Chervil – Types, Flavor, Uses, Benefits, and More

What is Chervil?

Chervil is a delicate annual herb related to parsley. Many also call it garden chervil or French parsley.

You can best use it to season mild-flavored dishes. An important constituent of the French herb mixture ‘fines herbes.’

A member of the Apiaceae, chervil is native to the Caucasus. Today, you’ll find this spring plant cultivated across Europe and America.

Chervil leaves are delicate and curly, like the carrot greens. It has frillier and paler leaves than flat-leaf parsley.

In most places, fresh or dried chervil is available in most grocery stores; frozen and dried chervil stalks and leaves are available from online sellers.

What Does Chervil Taste Like?

More delicate than parsley, it has a faint taste of licorice or aniseed. The taste of this herb lies somewhere between parsley and tarragon.

In French cooking, chervil is one of the four traditional French fine herbs, along with chives, parsley, and tarragon.

The subtle flavor of chervil is a wonderful addition to your dishes with fish, poultry, or cheese.

This herb is a must-have ingredient to make an authentically flavored ravigote sauce. Similarly, it can provide a unique and flavorful touch to your salad.

Uses of Chervil

The mild and delicate flavor of chervil makes it an agreeable ingredient in most recipes, especially in French cuisines.

Chervil is included in the fines herbes blend, along with parsley, tarragon, and chives. This spice blend is part and parcel of several French cuisines, including poultry and egg dishes, as well as salads and soups.

Without hesitation, you can add it to soups and salads, for it won’t overpower other ingredients.

Use it in herb-infused oil, herb butter, or herb pesto to use with soups, salads, fish, poultry, or eggs.

The herb is an essential ingredient in making classic Béarnaise sauce and a flavorful addition to omelets.

While cooking, use it at the last minute as its flavor can’t withstand prolonged cooking.

Chervil Health Benefits

Usually, most people consume a small amount of fresh chervil, which provides only a small amount of nutritional value to health. One tablespoon of dried chervil has just over four calories, according to USDA data. Eating one or two tablespoons of fresh or dried chervil provides a small amount of micronutrients only. It contains vitamin A, vitamin C, vitamin B6, folate, and riboflavin. Minerals such as iron, calcium, selenium, manganese, potassium, and magnesium are also present.

Some of the lab studies indicate the potential antioxidant effects of chervil. Antioxidants help to prevent or delay cell damage, specifically, the oxidative stress that may occur when your body is exposed to free radicals.

Medical experts recommend eating whole foods rich in antioxidants over getting antioxidants in supplement form.

Chervil is well known for its several medicinal uses and benefits in folk medicines. For example, it helps to lower blood pressure and improves digestion. Drinking a tablespoon of apple cider vinegar infused with chervil may help cure hiccups.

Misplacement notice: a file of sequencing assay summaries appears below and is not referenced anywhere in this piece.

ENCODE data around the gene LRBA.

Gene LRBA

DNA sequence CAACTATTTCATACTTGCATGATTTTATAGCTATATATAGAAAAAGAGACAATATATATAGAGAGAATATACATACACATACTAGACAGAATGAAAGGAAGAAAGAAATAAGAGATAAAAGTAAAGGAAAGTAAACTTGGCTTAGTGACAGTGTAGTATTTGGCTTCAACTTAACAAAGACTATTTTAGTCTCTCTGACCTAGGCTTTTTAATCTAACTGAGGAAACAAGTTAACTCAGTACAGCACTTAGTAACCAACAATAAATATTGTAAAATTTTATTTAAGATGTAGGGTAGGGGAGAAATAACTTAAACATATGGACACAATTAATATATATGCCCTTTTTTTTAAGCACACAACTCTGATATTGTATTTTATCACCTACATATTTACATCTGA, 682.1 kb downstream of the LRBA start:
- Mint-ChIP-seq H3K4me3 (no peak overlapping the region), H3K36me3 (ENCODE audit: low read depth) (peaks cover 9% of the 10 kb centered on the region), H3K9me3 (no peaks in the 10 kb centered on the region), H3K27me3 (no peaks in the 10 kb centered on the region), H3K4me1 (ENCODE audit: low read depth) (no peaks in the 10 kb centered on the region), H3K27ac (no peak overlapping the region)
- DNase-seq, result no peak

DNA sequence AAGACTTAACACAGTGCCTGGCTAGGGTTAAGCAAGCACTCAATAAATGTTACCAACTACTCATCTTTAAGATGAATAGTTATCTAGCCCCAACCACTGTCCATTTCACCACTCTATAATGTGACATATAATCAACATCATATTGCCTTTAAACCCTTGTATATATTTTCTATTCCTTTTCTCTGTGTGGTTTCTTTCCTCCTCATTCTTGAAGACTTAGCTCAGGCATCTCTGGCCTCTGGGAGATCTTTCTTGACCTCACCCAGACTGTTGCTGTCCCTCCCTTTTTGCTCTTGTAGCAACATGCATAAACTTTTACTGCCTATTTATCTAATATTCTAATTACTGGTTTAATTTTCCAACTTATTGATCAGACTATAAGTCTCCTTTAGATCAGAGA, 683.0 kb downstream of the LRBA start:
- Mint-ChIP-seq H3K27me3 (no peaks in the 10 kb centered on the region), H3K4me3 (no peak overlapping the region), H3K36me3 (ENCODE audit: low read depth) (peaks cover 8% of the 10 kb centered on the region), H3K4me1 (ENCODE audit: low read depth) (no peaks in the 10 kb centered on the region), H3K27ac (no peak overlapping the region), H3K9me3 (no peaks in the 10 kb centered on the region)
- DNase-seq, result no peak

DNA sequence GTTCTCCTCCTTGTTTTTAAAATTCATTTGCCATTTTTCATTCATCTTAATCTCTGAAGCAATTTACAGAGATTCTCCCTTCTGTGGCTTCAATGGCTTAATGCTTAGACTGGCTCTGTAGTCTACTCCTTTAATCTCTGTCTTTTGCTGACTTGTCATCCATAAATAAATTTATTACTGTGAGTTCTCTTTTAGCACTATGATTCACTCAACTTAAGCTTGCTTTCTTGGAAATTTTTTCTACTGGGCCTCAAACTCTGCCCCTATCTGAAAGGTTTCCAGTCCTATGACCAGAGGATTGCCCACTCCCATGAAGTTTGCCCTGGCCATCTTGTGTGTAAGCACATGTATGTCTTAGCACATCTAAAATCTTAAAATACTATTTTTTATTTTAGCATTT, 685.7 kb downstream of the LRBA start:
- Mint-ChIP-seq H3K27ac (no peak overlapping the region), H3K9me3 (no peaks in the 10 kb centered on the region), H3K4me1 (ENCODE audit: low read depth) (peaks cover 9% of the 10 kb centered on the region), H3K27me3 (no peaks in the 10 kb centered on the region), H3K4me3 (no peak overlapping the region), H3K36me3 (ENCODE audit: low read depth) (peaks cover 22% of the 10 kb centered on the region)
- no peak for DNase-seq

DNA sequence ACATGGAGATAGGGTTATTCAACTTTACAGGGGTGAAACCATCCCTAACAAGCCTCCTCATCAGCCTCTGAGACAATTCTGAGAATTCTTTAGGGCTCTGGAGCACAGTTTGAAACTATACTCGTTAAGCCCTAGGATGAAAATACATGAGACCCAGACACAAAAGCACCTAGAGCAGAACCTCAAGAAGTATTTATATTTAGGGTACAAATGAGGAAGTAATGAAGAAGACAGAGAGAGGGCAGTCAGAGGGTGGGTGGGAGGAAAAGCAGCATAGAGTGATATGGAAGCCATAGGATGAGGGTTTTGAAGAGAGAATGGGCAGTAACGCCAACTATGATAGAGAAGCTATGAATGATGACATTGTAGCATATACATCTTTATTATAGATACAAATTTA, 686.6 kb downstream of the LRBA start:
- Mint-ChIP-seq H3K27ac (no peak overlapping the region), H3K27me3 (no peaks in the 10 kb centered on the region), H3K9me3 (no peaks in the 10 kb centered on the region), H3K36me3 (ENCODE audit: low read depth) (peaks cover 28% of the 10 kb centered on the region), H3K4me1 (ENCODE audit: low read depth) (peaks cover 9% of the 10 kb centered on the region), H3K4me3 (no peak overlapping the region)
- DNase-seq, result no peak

This herb is said to be effective for:

  • Eczema
  • Gout
  • High blood pressure
  • Cough
  • Kidney stones
  • Digestive disorders
  • Pockets of infection
  • Reducing water weight
  • Pleurisy

Still, there isn’t enough scientific evidence to prove if chervil can help treat any of these conditions.

Chervil stalks and leaves

Frequently Asked Questions

What can be used in place of chervil?

The best substitutes for chervil are:
• Tarragon.
• Dill.
• Fennel Leaves.
• Parsley.

What is chervil called in English?

In English, “chervil” is called French parsley or garden chervil (because there are also other similar plants called chervil).

Can I eat chervil raw?

Yes. Chervil can be eaten raw or cooked. In fact, cooking will destroy a good portion of its mild flavor. This herb is very tender and can be tossed into dishes at the very last seconds of cooking or eaten raw. Green salads with raw chervil taste great.

Is dried chervil good?

Dried chervil loses a good portion of the original flavor and contributes little to a dish. If you want to exploit the full potential of chervil, use fresh chervil in your dishes. However, fresh chervil is mostly available in spring and summer and is scarcely available for the rest of the year. Thus, dried chervil is often used in place of fresh.

Is chervil tea good for you?

Chervil is a good source of vitamins A, C, B6, folate, and riboflavin. It contains a significant amount of a few important minerals like iron, calcium, selenium, manganese, potassium, and magnesium. Chervil tea can aid with digestive issues and can be used as a soothing eyewash.

Can you freeze chervil?

Yes. The best way to preserve chervil for a long is by freezing it. The process involves:
• Gently wash and trim the stalks with leaves.
• Thoroughly dry the leaves.
• Place the dried leaves in a freezer bag and begin freezing.

Can you be allergic to chervil?

Some may develop an allergy to chervil, but that is very rare. The symptoms of such allergy may involve throat itching, uvula swelling, voice changes, or diarrhea. According to an allergological workup performed in 2018, a case of IgE-dependent allergy to garden chervil was established.

How do you keep chervil fresh?

Keep chervil fresh for up to 10 days by placing them in a jar of water, covered with a lid in the refrigerator. To preserve chervil for up to 6 months, keep it frozen in the refrigerator. It’s important to place the leaves in airtight freezing bags or boxes for freezing. Many cooks prefer to freeze chervil immersed in butter or oil.

How long does dried chervil last?

If stored properly, dried chervil will keep good for 1 to 3 years. Storing the dried leaves in an airtight container and keeping them in a cool, dry place is necessary to protect their flavor and potency.

READ NEXT: Parsley Vs. Cilantro: Similarities And Differences